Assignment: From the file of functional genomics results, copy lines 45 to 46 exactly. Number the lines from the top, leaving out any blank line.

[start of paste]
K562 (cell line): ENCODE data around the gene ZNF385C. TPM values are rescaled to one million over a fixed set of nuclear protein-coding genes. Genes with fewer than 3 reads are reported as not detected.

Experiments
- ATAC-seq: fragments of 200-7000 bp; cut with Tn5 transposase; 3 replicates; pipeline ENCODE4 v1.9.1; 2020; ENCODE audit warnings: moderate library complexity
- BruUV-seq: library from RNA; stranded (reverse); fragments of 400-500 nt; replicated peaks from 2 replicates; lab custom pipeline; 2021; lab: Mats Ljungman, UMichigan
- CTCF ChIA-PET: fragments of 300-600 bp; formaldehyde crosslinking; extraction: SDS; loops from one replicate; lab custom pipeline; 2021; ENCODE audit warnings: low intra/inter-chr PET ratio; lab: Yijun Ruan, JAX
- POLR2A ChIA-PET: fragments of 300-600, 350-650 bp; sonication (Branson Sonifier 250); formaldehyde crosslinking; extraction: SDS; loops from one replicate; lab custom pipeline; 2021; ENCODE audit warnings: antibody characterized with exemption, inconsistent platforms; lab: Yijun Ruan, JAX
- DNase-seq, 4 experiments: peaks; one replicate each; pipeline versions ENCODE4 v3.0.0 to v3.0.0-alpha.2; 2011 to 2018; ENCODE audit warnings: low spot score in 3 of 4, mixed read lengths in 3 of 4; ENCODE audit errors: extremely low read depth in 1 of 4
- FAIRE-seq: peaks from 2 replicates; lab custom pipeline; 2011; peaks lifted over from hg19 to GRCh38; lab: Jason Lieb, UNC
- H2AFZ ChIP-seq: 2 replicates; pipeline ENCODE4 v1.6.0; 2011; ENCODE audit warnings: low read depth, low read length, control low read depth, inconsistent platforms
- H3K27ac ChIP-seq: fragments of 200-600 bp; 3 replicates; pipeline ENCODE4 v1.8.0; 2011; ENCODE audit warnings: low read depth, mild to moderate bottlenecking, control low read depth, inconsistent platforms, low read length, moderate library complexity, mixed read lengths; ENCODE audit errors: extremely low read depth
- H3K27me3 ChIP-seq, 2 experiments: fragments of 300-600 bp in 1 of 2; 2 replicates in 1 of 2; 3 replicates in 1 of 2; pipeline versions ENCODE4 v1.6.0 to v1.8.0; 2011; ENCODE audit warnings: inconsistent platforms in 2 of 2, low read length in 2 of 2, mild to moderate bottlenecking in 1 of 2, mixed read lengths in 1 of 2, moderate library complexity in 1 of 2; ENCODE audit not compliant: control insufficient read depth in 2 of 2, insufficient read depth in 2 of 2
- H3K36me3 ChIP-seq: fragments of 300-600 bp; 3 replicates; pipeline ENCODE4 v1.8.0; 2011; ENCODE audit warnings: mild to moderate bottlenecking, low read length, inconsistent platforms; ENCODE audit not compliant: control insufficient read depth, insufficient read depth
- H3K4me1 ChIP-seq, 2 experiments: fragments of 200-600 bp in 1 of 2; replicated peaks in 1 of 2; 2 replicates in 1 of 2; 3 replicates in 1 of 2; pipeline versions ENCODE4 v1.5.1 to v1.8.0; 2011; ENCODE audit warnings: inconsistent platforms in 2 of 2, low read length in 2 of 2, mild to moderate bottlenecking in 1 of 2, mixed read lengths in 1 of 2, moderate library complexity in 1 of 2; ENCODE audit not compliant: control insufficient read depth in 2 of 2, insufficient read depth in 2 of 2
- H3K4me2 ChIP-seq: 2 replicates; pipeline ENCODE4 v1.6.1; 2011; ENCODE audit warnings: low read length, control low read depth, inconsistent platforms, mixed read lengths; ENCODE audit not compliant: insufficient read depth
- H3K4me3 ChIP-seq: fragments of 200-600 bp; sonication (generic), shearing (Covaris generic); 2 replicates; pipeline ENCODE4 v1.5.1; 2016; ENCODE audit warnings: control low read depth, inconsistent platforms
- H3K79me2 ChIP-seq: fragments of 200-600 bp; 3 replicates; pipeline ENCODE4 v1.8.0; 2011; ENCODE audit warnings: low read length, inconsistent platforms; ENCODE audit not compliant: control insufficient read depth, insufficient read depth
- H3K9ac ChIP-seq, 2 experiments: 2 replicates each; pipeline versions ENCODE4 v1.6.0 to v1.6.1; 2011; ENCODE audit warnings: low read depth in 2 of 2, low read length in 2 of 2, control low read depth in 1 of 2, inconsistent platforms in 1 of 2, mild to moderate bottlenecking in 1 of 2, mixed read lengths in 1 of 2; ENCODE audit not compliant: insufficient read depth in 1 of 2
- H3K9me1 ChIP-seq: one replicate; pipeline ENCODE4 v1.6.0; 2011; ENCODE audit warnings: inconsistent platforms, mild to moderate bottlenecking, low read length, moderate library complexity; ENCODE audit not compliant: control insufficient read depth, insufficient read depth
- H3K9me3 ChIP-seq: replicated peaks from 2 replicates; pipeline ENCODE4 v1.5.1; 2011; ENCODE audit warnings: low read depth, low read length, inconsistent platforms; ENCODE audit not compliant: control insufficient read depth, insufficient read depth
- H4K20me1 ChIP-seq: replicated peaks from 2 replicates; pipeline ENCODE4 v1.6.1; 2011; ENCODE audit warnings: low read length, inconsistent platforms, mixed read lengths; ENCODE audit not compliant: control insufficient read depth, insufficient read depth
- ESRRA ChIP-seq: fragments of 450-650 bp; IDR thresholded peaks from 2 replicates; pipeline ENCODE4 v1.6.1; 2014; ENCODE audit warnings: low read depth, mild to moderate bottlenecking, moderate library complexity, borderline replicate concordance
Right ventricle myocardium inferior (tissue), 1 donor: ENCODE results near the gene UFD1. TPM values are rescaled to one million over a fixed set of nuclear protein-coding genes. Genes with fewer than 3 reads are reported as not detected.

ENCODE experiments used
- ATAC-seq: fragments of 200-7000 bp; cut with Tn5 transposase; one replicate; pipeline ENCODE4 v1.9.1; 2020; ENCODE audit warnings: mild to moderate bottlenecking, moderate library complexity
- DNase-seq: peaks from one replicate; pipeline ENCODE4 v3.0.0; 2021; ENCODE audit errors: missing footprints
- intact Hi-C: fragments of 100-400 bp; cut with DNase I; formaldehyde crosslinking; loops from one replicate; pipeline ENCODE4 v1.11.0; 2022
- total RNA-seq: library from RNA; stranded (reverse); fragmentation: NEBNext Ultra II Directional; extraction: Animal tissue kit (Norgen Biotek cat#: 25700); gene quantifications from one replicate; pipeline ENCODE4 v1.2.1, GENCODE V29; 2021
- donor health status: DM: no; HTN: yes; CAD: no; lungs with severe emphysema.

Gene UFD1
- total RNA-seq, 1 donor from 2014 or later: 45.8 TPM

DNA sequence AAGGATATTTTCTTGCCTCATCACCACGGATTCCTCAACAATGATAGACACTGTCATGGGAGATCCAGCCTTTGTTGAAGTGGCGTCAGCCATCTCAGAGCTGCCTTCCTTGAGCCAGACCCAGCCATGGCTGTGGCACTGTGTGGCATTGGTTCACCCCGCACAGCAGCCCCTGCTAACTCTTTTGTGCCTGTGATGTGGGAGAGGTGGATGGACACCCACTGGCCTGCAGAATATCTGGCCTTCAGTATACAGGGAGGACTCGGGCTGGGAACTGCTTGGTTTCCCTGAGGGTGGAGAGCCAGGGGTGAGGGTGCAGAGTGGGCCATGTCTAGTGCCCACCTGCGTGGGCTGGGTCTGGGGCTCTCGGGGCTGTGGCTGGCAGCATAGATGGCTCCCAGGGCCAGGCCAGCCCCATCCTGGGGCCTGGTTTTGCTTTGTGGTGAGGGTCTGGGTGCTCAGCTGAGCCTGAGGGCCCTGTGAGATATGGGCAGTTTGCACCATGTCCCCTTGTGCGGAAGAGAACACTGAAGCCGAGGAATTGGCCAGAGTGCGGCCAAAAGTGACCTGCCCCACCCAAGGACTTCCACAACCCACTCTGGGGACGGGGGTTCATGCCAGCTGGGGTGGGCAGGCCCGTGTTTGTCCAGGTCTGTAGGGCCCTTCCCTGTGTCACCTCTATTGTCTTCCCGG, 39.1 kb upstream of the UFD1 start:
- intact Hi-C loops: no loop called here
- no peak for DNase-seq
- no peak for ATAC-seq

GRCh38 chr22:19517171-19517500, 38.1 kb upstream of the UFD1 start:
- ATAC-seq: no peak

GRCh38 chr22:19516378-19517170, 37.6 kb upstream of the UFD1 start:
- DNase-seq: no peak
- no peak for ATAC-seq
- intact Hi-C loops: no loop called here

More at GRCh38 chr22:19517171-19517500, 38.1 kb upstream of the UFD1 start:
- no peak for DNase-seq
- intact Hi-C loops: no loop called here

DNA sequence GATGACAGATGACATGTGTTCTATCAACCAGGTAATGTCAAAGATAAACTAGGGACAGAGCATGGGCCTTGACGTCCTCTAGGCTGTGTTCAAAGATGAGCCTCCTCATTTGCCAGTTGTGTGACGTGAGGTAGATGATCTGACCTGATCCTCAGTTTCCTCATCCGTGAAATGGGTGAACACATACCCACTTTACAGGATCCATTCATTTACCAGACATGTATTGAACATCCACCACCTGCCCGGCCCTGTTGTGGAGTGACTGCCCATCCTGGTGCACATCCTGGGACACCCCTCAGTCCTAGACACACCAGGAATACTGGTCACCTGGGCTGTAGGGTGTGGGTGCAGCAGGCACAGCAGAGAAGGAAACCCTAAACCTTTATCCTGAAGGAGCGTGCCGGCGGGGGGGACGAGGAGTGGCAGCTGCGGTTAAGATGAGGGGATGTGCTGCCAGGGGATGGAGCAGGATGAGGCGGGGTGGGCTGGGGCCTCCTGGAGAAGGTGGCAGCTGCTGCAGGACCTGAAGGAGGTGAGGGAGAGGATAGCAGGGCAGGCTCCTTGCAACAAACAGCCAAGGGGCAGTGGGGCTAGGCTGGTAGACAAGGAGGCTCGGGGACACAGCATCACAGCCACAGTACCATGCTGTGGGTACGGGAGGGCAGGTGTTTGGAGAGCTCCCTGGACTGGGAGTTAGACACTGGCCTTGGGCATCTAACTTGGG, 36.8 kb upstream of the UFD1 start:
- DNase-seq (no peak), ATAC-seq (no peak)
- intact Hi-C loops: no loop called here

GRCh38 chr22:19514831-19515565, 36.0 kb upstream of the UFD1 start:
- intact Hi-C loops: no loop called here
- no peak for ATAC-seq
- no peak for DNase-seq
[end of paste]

- DNase-seq (no peak), ATAC-seq (no peak)
- intact Hi-C loops: no loop called here